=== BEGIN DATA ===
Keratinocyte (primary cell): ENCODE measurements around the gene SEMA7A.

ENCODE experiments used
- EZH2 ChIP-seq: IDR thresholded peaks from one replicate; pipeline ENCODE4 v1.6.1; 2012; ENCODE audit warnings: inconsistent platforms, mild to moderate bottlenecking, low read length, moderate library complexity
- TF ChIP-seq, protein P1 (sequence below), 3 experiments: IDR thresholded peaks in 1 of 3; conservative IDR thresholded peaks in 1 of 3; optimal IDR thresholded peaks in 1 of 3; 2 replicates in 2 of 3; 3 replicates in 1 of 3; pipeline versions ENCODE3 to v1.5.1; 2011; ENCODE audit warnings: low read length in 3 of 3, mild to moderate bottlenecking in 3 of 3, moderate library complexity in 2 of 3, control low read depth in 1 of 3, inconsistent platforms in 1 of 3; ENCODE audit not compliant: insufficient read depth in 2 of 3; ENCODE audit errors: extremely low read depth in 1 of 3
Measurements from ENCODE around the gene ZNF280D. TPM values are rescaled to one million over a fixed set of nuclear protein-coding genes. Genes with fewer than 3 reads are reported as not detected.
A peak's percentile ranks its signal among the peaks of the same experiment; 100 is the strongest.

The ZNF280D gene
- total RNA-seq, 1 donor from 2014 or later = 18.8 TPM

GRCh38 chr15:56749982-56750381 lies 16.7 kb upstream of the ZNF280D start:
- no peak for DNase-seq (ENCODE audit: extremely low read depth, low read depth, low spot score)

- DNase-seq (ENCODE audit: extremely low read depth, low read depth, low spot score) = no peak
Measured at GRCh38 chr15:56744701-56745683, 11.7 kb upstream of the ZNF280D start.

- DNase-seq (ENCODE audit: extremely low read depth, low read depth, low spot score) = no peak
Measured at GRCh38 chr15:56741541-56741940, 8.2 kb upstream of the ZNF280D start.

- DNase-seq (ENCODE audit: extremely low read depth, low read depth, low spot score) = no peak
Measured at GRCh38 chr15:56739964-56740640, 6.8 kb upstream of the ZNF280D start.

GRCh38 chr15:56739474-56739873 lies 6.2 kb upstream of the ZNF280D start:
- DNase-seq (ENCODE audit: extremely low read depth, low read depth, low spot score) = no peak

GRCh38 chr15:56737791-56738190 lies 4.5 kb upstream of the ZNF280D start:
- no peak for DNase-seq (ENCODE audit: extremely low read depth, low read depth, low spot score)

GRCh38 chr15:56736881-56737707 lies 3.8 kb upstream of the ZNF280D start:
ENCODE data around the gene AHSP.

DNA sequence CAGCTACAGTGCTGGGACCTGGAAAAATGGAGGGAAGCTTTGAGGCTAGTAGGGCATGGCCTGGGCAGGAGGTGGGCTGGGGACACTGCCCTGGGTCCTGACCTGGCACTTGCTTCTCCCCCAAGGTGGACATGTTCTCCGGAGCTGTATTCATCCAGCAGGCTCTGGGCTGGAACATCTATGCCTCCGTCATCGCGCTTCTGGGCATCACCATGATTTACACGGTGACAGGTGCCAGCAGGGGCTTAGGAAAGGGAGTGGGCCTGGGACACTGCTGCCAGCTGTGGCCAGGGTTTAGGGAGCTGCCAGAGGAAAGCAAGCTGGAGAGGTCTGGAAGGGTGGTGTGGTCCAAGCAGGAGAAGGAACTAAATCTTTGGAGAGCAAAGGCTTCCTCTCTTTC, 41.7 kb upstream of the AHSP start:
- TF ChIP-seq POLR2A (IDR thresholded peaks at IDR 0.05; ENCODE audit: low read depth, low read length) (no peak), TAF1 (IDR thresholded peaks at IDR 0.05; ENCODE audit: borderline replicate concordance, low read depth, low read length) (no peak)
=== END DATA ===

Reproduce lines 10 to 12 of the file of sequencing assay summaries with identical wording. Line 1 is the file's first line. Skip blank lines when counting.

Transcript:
- no peak for DNase-seq (ENCODE audit: extremely low read depth, low read depth, low spot score)

- DNase-seq (ENCODE audit: extremely low read depth, low read depth, low spot score) = no peak
Measured at GRCh38 chr15:56744701-56745683, 11.7 kb upstream of the ZNF280D start.